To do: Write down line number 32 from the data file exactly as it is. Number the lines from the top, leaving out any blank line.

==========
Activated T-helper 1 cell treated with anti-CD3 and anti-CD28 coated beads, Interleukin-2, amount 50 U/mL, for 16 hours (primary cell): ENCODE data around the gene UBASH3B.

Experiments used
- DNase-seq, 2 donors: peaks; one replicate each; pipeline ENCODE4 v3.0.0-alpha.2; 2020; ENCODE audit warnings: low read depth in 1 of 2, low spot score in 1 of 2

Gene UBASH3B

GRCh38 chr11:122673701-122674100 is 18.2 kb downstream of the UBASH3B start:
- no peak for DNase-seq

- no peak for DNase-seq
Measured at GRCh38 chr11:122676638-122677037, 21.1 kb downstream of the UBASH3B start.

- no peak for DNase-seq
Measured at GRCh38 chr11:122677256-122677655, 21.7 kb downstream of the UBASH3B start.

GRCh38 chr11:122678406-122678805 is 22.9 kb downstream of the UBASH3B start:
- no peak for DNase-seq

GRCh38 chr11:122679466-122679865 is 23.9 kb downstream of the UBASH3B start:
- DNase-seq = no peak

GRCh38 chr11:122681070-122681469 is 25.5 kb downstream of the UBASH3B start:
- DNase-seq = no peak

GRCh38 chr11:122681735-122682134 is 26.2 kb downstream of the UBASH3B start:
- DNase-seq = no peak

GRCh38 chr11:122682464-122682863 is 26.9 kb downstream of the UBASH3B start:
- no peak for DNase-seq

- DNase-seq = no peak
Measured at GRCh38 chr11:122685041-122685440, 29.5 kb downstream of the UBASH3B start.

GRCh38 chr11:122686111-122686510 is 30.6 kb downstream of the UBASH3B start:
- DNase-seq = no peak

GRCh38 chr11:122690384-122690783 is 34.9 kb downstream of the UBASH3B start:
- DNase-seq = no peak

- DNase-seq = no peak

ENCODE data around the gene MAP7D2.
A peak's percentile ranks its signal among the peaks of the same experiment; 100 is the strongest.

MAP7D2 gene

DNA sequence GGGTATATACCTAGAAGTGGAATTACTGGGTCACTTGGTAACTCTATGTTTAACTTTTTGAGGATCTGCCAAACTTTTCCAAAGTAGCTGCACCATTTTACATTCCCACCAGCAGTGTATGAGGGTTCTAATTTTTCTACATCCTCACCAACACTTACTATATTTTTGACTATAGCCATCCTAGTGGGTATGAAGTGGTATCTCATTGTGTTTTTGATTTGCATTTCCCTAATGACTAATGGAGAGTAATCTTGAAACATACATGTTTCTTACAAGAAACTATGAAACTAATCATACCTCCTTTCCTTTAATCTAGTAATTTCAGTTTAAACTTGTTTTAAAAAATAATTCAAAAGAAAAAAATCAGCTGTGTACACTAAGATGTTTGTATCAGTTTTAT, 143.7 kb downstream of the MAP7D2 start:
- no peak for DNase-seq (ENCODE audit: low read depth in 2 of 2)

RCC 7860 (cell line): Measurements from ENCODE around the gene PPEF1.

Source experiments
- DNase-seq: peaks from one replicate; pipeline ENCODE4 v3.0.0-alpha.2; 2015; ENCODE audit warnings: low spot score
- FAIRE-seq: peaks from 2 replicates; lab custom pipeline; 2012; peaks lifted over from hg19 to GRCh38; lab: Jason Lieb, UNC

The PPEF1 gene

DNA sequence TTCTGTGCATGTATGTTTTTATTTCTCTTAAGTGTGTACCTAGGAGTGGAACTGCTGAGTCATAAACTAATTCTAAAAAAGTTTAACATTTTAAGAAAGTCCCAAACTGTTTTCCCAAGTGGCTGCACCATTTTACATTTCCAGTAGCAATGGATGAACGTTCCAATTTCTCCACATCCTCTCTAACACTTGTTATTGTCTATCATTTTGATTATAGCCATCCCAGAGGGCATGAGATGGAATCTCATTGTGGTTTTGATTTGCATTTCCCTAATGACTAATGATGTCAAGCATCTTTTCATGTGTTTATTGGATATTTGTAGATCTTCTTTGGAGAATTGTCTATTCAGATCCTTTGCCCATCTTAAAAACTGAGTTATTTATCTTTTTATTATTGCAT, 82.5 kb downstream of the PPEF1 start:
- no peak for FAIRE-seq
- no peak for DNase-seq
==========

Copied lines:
- no peak for DNase-seq (ENCODE audit: low read depth in 2 of 2)